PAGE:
Can a Star Wars television show really be called underrated? Perhaps not, but we still think that there are many people out there who haven't seen The Mandalorian, and there's no better time than now to try. Yes, it's a sci-fi series, but we think that even if you're not a particular fan of that genre, there's so much to love here. Tightly scripted, beautifully shot and well-acted, each 30-minute episode follows Mando—a bounty hunter charged with guarding a very, very cute little creature called Baby Yoda—on a different planet, adventure and cause. This is family friendly television of the highest order, with great performances from Pedro Pascal, Gina Carano and Amy Sedaris, among many others. With 15 Emmy nominations and second season coming in October, now is your chance to get acquainted with this galaxy far, far away.
Where can I watch it? Binge
OK, technically this isn't a television show. But this film, starring Hugh Jackman and Alison Janney, was made by HBO, which means that it never got a cinematic release here in Australia. Instead, it went straight to the Down Under home of HBO: Foxtel and Binge. If you missed it when it was first released earlier in the year, you have to catch up with it now. Based on the true story of a Long Island schools administrator and a sordid funding embezzlement scandal, it's one of Jackman's best performances ever. As Frank Tassone, he weaponises his charm and weaves a deadly web of lies around him. It's thrilling stuff—no wonder it has been nominated for Best TV Movie at the Emmys. Once you're finished watching, look up the true crime that inspired the story. It's even crazier than the film.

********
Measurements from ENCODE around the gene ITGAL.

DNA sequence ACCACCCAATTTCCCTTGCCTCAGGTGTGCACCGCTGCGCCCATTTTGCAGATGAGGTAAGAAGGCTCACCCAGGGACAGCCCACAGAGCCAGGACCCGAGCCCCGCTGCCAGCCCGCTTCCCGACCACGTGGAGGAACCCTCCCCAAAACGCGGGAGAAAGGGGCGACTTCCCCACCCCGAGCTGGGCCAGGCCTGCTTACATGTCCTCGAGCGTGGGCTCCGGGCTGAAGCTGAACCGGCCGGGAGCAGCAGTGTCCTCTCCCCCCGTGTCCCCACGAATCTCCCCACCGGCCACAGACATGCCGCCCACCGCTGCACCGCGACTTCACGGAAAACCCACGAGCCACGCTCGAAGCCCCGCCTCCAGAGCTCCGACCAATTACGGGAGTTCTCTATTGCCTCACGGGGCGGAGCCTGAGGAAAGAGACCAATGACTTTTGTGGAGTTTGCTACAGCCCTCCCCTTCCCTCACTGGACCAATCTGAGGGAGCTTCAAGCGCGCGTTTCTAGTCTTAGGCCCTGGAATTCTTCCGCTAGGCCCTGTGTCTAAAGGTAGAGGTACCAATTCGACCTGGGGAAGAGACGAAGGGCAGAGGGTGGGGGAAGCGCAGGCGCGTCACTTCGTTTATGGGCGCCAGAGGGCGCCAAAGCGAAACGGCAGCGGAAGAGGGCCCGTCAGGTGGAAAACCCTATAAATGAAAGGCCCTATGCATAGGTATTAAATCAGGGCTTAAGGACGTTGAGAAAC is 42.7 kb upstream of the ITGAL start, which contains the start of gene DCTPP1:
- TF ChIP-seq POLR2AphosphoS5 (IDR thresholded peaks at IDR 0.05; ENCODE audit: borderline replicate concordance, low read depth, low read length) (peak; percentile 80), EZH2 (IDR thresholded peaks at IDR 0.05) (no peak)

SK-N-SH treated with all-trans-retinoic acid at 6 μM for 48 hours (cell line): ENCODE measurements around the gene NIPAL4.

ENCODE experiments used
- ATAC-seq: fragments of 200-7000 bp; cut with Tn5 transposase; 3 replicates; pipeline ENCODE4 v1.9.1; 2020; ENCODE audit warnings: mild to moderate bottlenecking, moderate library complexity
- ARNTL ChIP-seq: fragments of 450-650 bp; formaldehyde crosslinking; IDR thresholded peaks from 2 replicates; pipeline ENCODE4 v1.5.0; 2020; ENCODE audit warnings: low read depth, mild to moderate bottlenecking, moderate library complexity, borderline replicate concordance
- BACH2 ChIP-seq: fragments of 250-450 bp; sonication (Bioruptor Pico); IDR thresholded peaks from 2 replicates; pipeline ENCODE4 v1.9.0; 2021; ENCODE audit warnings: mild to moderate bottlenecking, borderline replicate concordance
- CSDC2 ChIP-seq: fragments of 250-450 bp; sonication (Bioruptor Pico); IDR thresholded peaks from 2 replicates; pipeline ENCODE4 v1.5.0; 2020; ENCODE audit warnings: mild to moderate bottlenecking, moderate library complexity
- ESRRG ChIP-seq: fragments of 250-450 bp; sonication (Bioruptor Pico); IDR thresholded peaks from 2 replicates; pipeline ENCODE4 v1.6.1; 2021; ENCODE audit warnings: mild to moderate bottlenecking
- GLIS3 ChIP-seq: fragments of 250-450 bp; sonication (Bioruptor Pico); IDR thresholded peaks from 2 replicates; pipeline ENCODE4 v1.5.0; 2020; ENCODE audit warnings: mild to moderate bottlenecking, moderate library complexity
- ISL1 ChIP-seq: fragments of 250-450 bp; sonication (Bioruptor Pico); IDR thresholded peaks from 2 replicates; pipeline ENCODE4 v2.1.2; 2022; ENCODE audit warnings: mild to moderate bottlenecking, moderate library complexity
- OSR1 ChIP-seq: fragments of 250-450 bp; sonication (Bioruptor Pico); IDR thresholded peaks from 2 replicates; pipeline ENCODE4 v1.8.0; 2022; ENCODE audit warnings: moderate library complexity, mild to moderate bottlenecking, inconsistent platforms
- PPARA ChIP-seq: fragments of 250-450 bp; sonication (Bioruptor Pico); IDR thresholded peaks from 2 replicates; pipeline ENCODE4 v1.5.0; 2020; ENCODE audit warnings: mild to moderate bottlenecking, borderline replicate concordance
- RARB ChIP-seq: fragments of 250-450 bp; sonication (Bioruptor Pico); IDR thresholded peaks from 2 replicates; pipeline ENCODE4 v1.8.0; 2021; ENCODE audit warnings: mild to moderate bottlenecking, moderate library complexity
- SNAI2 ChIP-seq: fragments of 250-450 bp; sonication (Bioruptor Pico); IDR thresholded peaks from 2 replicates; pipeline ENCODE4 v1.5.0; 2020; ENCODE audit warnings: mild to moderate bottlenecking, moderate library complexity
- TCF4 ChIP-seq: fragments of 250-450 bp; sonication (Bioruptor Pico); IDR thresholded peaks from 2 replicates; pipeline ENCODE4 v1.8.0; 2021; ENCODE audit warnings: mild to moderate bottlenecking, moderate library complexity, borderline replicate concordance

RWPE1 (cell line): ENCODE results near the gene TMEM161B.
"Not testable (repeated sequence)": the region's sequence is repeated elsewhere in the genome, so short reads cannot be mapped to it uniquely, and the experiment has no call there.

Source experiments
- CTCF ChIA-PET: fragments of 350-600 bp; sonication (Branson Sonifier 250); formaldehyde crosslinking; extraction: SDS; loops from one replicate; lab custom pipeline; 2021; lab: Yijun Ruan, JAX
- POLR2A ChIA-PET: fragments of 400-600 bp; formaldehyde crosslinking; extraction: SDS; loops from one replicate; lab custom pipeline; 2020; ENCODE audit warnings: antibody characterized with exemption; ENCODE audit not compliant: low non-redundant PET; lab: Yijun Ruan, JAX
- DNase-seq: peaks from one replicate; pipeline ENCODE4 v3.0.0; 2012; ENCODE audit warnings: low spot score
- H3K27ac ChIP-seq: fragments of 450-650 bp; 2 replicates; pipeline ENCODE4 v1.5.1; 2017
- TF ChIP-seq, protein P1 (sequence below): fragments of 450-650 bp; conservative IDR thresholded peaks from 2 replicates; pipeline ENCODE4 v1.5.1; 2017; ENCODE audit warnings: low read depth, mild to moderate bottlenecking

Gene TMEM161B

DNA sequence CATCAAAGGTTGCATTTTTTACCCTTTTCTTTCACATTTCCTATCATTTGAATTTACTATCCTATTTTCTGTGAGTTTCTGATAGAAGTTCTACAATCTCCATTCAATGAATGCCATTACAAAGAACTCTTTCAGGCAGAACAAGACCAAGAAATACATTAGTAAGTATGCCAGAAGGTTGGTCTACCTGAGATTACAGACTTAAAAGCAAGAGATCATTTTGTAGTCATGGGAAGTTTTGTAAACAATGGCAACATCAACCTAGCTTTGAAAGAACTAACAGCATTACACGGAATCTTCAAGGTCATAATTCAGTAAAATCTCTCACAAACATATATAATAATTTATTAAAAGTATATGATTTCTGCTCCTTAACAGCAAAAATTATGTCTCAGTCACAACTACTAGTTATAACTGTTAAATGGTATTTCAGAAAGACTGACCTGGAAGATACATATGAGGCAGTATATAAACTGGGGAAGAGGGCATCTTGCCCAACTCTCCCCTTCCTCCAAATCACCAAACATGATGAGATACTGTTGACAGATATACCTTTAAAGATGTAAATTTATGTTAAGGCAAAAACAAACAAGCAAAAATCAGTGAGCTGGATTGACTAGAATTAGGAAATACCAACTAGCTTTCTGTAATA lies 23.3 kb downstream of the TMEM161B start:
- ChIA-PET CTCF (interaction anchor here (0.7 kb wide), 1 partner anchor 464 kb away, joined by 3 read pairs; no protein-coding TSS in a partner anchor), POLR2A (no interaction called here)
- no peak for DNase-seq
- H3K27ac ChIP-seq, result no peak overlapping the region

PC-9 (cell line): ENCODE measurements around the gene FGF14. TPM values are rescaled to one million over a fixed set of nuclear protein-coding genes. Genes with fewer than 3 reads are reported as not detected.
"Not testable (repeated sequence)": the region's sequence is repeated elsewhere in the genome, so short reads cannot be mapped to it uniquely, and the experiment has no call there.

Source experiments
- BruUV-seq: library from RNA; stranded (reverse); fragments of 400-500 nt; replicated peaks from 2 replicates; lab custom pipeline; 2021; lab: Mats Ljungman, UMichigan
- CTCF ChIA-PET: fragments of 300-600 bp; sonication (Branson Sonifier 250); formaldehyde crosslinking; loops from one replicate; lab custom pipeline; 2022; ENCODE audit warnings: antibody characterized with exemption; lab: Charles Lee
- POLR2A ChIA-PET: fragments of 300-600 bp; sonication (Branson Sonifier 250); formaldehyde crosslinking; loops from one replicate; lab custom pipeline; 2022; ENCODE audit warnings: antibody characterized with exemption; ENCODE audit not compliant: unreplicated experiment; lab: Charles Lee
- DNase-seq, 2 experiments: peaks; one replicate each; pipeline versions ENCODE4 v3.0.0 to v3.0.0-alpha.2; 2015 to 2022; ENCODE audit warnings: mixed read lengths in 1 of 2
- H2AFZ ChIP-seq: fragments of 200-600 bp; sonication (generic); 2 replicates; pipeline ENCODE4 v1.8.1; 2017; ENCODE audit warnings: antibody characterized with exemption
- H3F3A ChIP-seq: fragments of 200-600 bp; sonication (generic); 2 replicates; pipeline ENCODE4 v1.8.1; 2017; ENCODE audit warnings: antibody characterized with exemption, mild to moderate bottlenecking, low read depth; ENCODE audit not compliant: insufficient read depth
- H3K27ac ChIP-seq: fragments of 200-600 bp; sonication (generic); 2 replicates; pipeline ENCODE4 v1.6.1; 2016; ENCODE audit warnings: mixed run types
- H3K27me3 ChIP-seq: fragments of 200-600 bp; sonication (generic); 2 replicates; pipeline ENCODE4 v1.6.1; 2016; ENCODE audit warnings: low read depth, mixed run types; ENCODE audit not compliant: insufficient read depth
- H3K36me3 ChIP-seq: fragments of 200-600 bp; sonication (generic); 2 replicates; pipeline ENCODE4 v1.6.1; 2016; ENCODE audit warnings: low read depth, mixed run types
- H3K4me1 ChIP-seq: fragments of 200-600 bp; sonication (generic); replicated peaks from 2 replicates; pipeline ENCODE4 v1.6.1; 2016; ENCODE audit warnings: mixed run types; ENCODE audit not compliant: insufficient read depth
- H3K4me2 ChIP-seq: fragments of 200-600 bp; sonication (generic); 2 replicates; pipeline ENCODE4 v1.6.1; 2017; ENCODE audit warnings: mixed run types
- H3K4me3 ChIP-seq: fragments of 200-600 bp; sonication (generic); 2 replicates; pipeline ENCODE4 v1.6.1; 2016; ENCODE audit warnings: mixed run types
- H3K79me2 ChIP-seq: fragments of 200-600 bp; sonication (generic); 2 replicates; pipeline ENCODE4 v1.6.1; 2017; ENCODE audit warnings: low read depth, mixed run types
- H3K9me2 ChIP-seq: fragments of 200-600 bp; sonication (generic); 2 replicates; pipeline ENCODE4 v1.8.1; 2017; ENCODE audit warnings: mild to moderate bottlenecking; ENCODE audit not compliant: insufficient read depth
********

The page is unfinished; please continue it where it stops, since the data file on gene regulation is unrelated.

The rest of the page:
I Know This Much Is True
Mark Ruffalo plays not one, but two characters in this heartbreaking drama, and the performance earned him a very deserved Best Actor in a Limited Series nomination at the Emmys. Based on a bestselling novel, the story follows Dominick and Thomas Birdsey, a set of twin brothers, one of whom has been diagnosed with paranoid schizophrenia. As Dominick struggles to care for Thomas, he learns more and more about their family history and is forced to come to terms with the past.